During mind wandering, visual processing of external information is attenuated. Accordingly, mind wandering is associated with changes in gaze behaviors, albeit findings are inconsistent in the literature. This heterogeneity obfuscates a complete view of the moment-to-moment processing priorities of the visual system during mind wandering. We hypothesize that this observed heterogeneity is an effect of idiosyncrasy across tasks with varying spatial allocation demands, visual processing demands, and discourse processing demands and reflects a strategic, compensatory shift in how the visual system operates during mind wandering. We recorded eye movements and mind wandering (via thought-probes) as 132 college-aged adults completed a battery of 7 short (6 min) tasks with different visual demands. We found that for tasks requiring extensive sampling of the visual field, there were fewer fixations, and, depending on the specific task, fixations were longer and/or more dispersed. This suggests that visual sampling is sparser and potentially slower and more dispersed to compensate for the decreased sampling rate during mind wandering. For tasks that demand centrally focused gaze, mind wandering was accompanied by more exploratory eye movements, such as shorter and more dispersed fixations as well as larger saccades. Gaze behaviors were not reliably associated with mind wandering during a film comprehension task. These findings provide insight into how the visual system prioritizes external information when attention is focused inward and indicates the importance of task demands when assessing the relationship between eye movements, visual processing, and mind wandering.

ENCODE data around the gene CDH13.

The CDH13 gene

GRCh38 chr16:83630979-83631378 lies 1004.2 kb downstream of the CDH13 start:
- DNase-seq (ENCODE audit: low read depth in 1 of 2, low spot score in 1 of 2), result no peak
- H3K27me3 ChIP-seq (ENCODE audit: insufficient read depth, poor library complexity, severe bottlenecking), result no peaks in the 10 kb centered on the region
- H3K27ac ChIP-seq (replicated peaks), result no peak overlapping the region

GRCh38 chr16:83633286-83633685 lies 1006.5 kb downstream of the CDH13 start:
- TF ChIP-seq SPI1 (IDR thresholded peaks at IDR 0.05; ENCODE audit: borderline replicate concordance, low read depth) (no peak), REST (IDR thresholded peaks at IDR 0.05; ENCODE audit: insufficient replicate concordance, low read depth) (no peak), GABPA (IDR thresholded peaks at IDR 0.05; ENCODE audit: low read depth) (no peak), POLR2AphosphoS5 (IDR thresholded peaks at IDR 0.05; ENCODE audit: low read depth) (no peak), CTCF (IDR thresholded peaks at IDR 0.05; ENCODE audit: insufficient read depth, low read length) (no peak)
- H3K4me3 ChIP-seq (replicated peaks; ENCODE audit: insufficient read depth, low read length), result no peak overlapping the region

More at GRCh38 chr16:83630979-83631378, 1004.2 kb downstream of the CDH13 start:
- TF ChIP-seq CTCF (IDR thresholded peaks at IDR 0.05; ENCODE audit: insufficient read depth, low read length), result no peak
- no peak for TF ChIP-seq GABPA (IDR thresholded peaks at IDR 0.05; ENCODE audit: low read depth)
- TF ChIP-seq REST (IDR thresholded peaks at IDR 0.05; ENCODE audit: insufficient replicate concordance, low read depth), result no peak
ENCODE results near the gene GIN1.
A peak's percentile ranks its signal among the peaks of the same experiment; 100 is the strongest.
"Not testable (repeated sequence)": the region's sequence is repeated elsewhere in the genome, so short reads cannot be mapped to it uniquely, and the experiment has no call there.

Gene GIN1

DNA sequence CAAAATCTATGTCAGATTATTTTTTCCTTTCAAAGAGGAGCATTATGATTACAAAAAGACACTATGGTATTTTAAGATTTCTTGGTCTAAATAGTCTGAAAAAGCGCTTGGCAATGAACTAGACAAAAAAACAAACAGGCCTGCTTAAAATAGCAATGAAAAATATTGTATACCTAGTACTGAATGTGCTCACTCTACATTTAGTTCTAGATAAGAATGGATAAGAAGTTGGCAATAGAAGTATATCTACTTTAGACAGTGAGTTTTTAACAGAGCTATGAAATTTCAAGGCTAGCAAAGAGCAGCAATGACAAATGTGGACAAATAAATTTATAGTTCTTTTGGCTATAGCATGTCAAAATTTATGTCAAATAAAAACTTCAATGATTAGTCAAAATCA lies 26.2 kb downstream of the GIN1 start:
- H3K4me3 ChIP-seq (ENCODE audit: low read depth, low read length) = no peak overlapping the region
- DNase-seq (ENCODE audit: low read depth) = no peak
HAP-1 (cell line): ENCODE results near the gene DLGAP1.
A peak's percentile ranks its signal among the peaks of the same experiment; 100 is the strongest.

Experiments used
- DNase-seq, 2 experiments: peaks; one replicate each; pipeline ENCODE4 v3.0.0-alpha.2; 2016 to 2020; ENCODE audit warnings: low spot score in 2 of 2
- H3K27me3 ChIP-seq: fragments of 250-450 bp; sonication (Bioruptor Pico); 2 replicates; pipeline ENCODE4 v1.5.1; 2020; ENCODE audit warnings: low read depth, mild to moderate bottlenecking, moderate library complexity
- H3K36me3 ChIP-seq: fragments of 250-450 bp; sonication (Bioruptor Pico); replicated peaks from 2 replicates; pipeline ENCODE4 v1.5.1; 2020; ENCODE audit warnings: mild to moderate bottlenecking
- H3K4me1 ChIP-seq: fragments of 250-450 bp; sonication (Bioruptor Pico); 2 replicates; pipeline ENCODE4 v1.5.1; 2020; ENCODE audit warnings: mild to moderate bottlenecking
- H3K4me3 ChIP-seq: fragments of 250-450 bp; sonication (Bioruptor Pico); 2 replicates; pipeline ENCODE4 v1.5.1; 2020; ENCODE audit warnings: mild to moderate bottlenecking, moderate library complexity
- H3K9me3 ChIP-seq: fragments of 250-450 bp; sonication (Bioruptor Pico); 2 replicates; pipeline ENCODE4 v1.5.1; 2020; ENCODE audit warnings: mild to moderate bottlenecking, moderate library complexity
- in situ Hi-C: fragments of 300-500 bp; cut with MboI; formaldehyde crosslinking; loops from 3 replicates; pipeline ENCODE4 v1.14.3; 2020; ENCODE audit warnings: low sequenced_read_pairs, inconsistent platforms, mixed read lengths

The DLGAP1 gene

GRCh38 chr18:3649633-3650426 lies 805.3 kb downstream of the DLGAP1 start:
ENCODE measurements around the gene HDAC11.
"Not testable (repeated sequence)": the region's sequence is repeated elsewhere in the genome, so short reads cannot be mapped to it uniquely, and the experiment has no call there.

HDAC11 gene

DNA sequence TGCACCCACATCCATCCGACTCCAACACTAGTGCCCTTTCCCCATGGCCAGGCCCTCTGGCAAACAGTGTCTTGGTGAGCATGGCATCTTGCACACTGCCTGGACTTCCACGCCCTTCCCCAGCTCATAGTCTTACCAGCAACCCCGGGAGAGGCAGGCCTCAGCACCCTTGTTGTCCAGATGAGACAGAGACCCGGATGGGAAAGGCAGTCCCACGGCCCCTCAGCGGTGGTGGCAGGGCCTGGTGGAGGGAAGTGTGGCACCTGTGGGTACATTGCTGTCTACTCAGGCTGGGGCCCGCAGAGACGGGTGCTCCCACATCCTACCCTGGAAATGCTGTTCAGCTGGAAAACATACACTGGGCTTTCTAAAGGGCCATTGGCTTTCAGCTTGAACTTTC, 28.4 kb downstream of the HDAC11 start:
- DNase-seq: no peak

|Journal||Journal of Experimental Psychology: Human Perception and Performance|
|Publication status||Published - 2020|
- Cognitive processing
- Eye movements
- Mind wandering
- Visual processing